Remote cameras are part of the coverage of wire service photographers covering the White House. During the pre-set for an event, the photographers would position the remote cameras behind the president to get a back shot or a photograph of the president walking into or out of the event. Today’s announcement of President Obama’s statement is a good example. AP, Reuters, and AFP positioned the remotes to the side of the flags, but they were seen by the television cameras on the back stand. The photographers moved their cameras out of the shot, but they were seen in the picture of the president and vice president walking down the colonnade.
Remotes are triggered by radios that work off of the flash synch of the camera,so the photographers can make remote photos at the same time that they are using their hand held camera.
A story from PRESIDENTIAL PICTURE STORIES tells of a time when remotes were triggered by infra red transmitters and receivers.
In the story below, I used a Nikon infra red triggering device which triggered the Nikon cameras. When one camera fired, it triggered a second infra red triggering device, (on a different frequency), which triggered a 2000 Watt Dynamite strobe which was mounted at the top of a FicusTree. This was used to generate the large amount needed to override the television lights from the back of the room. Ron Thompson, the Nikon technical representative for Washington, helped a great deal on this. Ron was a master at making photographers look much better than they actually were. Nikon Professional Services does this same service all over the world today. Thank you Nikon!!! One last word. Ron also worked with various government undercover law enforcement agencies and he asked if I had any use for the “flower pots”. I didn’t and they had a second life housing surveillance cameras.
A story from the book: Throughout her time as the first lady, Mrs. Reagan remembered the photographers who were on the early Reagan campaigns. Time magazine was doing a large story on a state dinner and one of the “must” photographs was a picture of the toasts. On all state dinners, the guests stood for the toasts, blocking the photographers in the back of the room. A solution was a remote camera mounted in a flower vase positioned behind the president. The only vase that would allow a hole for the camera was a six-sided wooden container. I cut a hole in each side and then sanded and painted the two vases white. On the afternoon of the dinner, Mrs. Reagan came into the State Dining Room to check on the final arrangements. I had the two vases in position for her approval before the White House florist arranged the flowers, which were planned for the top of the vases.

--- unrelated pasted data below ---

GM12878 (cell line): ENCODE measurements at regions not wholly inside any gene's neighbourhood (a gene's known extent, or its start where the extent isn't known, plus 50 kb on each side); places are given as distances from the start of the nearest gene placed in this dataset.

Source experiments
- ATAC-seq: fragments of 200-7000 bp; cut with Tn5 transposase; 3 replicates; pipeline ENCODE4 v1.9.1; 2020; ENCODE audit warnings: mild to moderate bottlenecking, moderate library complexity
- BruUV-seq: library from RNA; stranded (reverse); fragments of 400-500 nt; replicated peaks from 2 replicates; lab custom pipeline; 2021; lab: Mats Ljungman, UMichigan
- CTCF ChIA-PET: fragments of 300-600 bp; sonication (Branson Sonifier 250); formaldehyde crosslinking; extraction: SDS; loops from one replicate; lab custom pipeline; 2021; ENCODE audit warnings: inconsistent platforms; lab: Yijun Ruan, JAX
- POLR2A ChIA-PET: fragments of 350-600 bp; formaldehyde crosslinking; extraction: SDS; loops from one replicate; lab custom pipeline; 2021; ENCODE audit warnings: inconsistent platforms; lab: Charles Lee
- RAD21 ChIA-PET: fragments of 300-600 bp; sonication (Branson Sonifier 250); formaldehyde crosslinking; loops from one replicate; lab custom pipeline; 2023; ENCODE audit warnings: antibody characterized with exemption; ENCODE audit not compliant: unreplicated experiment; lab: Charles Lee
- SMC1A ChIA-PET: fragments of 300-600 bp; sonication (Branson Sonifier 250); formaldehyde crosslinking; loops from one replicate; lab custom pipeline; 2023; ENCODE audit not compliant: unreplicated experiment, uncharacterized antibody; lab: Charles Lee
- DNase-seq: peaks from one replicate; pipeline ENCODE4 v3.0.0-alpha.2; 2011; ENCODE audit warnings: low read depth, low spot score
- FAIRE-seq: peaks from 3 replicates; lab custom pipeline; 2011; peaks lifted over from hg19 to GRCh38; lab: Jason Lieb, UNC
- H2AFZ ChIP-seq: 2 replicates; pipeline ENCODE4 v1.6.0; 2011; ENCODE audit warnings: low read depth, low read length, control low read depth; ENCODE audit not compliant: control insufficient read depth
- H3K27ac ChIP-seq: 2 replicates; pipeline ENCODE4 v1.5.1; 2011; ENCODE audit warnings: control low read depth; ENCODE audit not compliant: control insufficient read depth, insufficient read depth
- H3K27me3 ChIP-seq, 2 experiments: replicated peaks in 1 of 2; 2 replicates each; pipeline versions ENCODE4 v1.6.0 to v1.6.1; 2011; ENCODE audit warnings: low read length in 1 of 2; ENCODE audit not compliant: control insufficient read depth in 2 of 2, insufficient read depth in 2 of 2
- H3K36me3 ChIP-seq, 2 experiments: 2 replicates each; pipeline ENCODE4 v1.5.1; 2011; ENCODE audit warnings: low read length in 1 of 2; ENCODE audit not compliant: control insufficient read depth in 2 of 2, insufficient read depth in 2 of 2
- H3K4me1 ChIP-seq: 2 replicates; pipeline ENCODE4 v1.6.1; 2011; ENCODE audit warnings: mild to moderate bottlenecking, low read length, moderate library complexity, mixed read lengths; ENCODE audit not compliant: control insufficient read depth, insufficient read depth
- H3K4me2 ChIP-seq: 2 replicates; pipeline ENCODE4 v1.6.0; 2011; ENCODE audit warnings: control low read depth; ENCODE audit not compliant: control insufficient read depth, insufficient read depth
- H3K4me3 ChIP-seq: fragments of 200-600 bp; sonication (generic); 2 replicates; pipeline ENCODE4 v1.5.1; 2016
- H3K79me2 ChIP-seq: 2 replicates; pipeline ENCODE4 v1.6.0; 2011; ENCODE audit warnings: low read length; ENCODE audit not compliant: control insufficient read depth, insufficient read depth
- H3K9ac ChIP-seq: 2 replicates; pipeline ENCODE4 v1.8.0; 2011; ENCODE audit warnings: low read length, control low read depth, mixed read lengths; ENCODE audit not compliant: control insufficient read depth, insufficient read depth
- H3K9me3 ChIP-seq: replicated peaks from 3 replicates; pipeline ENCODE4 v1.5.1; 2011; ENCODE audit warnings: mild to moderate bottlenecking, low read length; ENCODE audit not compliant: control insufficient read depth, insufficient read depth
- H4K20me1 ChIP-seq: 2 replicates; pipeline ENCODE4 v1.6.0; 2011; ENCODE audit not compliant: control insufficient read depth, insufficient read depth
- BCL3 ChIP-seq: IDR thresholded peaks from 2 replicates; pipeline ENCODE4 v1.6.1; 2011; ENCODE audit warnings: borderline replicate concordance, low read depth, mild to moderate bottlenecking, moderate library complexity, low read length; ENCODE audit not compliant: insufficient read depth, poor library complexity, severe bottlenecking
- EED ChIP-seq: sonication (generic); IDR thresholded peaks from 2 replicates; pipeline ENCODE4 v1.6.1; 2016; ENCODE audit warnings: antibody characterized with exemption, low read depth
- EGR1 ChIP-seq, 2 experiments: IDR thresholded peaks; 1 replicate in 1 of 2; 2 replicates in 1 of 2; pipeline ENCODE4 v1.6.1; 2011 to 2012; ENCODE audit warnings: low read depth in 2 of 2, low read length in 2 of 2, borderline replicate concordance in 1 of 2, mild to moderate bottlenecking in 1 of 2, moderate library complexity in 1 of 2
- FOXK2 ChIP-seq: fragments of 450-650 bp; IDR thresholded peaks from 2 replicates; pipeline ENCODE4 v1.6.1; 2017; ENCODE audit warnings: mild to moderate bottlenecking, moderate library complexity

“Do we really have to do this?” she asked.
At that point Rex Scouten, the White House usher, said of course not. That could have been the end of the toast picture. As a last plea, I said that I had worked for six hours sanding and painting my flower pots. The first lady looked at the pots and then at me and said, “Okay, but don’t put any flowers in the vases.” The photograph worked and nobody noticed the containers—except for Howard Baker, the longtime senator from Tennessee and a chief of staff for Reagan. Baker who was an excellent photographer.